A History Lover's Lament: TV Show fuckups

TV writers from NBC to ABC to AMC to Netflix gather in a small conference room awash in shades of calming blue. Some are seated. Most are standing shifting from one foot to another. Silence settles over the group as I stand up. A wry chuckle escapes my lips. My gaze shifts to the pack of Newport 100s in my hand. Ripping the plastic off, I open the pack and slide out one cigarette while looking at them. My unblinking, piercing stare unnerves them. The corners of my mouth flick upward. I like it. I drink in their nervousness.

I take a long drag from my cigarette reflexively closing my eyes. I gently push out the nicotine air. My eyes open once most of the smoke starts to dissipate. Now is the time I open my mouth to say why I gathered them. Why they are standing here?

If you’re not going to study fucking history, don’t write it.

After finishing Season 2 of Anne With an E, I felt annoyed. I took to Twitter and wrote the following tweet:

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My main grievance was the modernization of a historical show. I acknowledge that the show is a work of fiction. However, it draws from history and a very real place: Prince Edward Island, specifically in the 1900s. The first season was solid. The writers utilized our expansive knowledge of the effects of trauma and post-traumatic stress disorder to flesh out Anne Shirley. While her fortunes may have changed, at the heart, she was a 13 year old orphan who had a traumatic childhood. That does not simply go away. A moment conjures up painful memories of abuse in the orphanage at the hands of the other children and foster parents.

Anne is not the only character explored with greater depth. Over the course of Season 1 and Season 2, the show spends considerable time fleshing out brother-sister duo Matthew and Marilla Cuthbert. Theirs is a story of familial grief, resilience, and hopes deferred. Who could they have been had their older brother Michael not died? His death was a tremendous impact that obliterated their family.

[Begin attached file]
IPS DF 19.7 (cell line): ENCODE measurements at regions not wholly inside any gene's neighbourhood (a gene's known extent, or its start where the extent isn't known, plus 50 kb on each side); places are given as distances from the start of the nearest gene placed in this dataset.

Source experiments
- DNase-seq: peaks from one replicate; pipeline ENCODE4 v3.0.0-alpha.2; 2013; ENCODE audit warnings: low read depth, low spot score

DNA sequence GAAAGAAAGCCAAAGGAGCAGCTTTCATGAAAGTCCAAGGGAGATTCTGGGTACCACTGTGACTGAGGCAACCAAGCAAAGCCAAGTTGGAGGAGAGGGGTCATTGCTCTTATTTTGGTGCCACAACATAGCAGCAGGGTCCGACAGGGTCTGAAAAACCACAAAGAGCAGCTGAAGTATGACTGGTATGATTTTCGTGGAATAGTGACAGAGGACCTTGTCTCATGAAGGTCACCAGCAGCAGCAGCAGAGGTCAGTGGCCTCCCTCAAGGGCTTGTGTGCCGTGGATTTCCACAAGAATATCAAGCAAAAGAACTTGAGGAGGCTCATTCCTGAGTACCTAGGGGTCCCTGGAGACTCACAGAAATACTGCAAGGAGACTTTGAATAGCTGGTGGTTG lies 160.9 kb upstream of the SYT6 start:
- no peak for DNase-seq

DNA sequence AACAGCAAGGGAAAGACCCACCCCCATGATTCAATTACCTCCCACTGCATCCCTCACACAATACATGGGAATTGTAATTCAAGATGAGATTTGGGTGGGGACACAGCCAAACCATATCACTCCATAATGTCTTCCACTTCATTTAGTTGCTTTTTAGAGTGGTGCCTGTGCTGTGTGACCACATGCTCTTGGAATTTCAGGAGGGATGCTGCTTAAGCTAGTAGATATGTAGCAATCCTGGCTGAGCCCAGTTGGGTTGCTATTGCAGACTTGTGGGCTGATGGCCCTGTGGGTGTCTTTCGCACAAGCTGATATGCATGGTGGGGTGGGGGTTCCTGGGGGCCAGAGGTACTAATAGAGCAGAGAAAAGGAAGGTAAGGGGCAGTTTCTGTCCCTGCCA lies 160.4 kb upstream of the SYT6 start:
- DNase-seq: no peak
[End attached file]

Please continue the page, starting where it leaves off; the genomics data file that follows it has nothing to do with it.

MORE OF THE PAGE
It is through Anne’s experience that the lens expands to touch on the social mores of 1900s rural Canada. Avonlea, for all its homespun, lighthearted glory, is a close-minded, deeply conservative town. Despite being a child, Anne is regarded as defective, troublesome, and broken. From Marilla’s childhood friend Rachel Lynde to the good minister, they are all too eager to believe the worst of her and to shun her. Much of the show consists of Anne having to prove herself worthy, in some way, to this town.

Taking all of the Season 1 groundwork into consideration, the show (and its writers) blow all of that up in Season 2. On the pillars of race and sexuality, the show makes a bungled foray into historical territory that exists on the margins. This is tackled through the introduction of Sebastian (aka Bash), a Trinidadian man, Cole, an artistic Avonlea farm boy, and Josephine Barry, a wealthy relative of the Barry family.